“He’s got a tremendous work ethic. And he has a focus and intensity beyond anything we’ve seen.” — Adrian Balfour, the Seawolves’ CEO and team co-founder
By Sam Laskaris
Phil Mack will continue to do double duty, serving as an assistant coach while also playing for a rugby club. But the 32-year-old will be taking it up a notch in 2018 as coach and player for a professional franchise.
Mack has been appointed the assistant coach of the Seattle Seawolves, who will compete in the inaugural season of Major League Rugby (MLR) in 2018. The MLR is expected to feature seven American clubs in its first year.
Coaching and playing for the same team will not be a new experience for Mack, a member of British Columbia’s Toquaht First Nation. This year he was the assistant coach and also played for the BC Bears of the Canadian Rugby Championship. The Bears won the championship in this amateur league this year.
“I know I’m excited to get into something new,” Mack said.
The first MLR season is expected to be relatively short, running from April to June.
Mack, who currently shares a house in Victoria with his fiancé, is expected to head to Seattle at some point in January to prepare for the 2018 season. He will rent a place in Seattle, located in the state of Washington, and come home when his schedule permits.
And Mack isn’t ruling out a return to the Bears, who play a late spring and summer schedule, next year as well.
“If it lines up correctly, it’s something I’d consider doing again,” he said.
Mack will be working alongside a familiar face in Seattle. The Seawolves have hired Tony Healy to be their head coach. Healy, who is from Victoria, was the Bears’ head coach this year.
Besides Seattle, the inaugural season of the MLR is expected to feature six other franchises. They are the Texas-based Austin Elite Rugby, Colorado’s Glendale Raptors, Houston Strikers, Utah Warriors, NOLA Gold from New Orleans and a yet-to-be-named squad from San Diego.
Squads are expected to play an eight-game regular season schedule, resulting in four home games and four away matches per squad. Playoff action will then consist of semi-final contests and a championship final.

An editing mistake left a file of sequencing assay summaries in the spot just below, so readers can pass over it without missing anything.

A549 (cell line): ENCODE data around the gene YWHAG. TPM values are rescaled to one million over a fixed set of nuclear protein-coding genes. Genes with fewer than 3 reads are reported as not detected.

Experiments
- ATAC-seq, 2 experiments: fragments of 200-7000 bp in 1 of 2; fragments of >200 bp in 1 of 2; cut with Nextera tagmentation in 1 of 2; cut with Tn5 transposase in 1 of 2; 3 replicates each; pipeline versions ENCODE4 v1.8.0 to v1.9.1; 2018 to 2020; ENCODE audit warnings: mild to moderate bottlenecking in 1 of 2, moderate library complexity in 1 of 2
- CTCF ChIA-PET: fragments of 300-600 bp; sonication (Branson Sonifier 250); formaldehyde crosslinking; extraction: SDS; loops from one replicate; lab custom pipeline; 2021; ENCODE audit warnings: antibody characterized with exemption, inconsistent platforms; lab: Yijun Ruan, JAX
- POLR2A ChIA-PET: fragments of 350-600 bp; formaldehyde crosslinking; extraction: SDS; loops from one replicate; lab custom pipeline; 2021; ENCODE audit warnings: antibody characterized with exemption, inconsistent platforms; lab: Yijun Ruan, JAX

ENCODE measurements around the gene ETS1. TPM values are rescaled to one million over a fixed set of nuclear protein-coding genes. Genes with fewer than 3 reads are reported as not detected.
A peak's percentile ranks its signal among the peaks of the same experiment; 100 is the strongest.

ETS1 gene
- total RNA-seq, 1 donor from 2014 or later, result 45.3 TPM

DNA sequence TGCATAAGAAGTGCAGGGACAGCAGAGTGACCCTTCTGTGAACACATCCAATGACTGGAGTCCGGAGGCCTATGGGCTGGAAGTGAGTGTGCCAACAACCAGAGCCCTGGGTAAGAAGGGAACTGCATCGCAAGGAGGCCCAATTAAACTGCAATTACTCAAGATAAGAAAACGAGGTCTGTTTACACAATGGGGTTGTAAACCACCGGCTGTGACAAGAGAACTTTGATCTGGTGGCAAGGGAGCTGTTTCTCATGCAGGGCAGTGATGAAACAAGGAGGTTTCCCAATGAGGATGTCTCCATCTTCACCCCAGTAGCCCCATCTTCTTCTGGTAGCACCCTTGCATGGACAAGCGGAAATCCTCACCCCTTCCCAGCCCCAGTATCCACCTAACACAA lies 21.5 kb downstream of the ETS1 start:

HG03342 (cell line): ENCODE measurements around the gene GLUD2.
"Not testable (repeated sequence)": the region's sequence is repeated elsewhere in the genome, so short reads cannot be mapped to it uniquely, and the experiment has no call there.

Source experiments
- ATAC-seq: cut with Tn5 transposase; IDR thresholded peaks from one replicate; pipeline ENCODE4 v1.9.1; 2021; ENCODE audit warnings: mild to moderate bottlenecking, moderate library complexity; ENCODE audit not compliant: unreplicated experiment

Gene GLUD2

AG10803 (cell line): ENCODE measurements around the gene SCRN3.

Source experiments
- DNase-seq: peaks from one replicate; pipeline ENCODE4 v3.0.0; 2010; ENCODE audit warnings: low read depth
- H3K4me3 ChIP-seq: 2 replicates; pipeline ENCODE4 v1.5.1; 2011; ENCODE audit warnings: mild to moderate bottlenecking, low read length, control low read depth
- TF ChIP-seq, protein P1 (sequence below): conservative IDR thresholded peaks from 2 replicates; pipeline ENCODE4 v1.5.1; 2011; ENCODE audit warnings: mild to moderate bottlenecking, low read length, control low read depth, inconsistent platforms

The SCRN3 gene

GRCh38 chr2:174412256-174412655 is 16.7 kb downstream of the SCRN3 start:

Adrian Balfour, the Seawolves’ CEO and team co-founder, said his franchise purposely wanted to bring in coaches from the northwestern part of North America.
“A lot of teams have brought in import coaches,” he said. “We wanted to do something different. That coaching team is phenomenal. You saw what they did with the BC Bears this year having an undefeated season.”
Balfour is hoping the Seawolves will be coached by Healy and Mack for many years to come.
“It’s something we want to stick with,” he said.
Balfour added he’s thrilled the Seawolves were able to add Mack.
“He’s got a tremendous work ethic,” he said. “And he has a focus and intensity beyond anything we’ve seen.”
Balfour is unsure how long Mack will be able to continue his playing career.
“I’m not foolish enough to second guess him,” he said. “But it would be fantastic if he played for more than just one year.”
Mack is also unsure how much longer his playing days will last.
“It’s hard to say,” he said. “But I feel pretty good. It’s just a matter of taking care of yourself and getting the proper maintenance.”
Mack is confident the MLR will succeed. That’s even though another American-based professional circuit, PRO Rugby, which operated in 2015 folded after just one season of action.
PRO Rugby had five franchises in its one and only season. They were based in Columbus, Denver, Sacramento, San Diego and San Francisco.
PRO Rugby had a single investor with a model for a league. Mack believes the MLR is much better suited for success as each club buys into the league and so far more than 100 investors have come forward for the seven announced squads.
Suiting up and coaching the Seawolves will not be Mack’s first taste of pro rugby life.
Back in 2014 he trained with Ospreys, one of the top pro clubs in Wales. Though he never saw any game action with Ospreys he did appear in four matches with Neath Rugby Football Club, one of its top feeder squads.
Mack is also a familiar name in Canadian rugby circles.
Since 2009 he has appeared in 43 games with the national rugby team. He has also suited up for an additional 52 matches with the Canadian men’s rugby sevens side.
For the past several years Mack has also been operating the Thunder Aboriginal Rugby Team, which introduces the sport to Aboriginal youth in communities across British Columbia.
Mack is uncertain whether he’ll be able to devote time to this program in 2018, but said if he can’t there are others in place to keep it operating.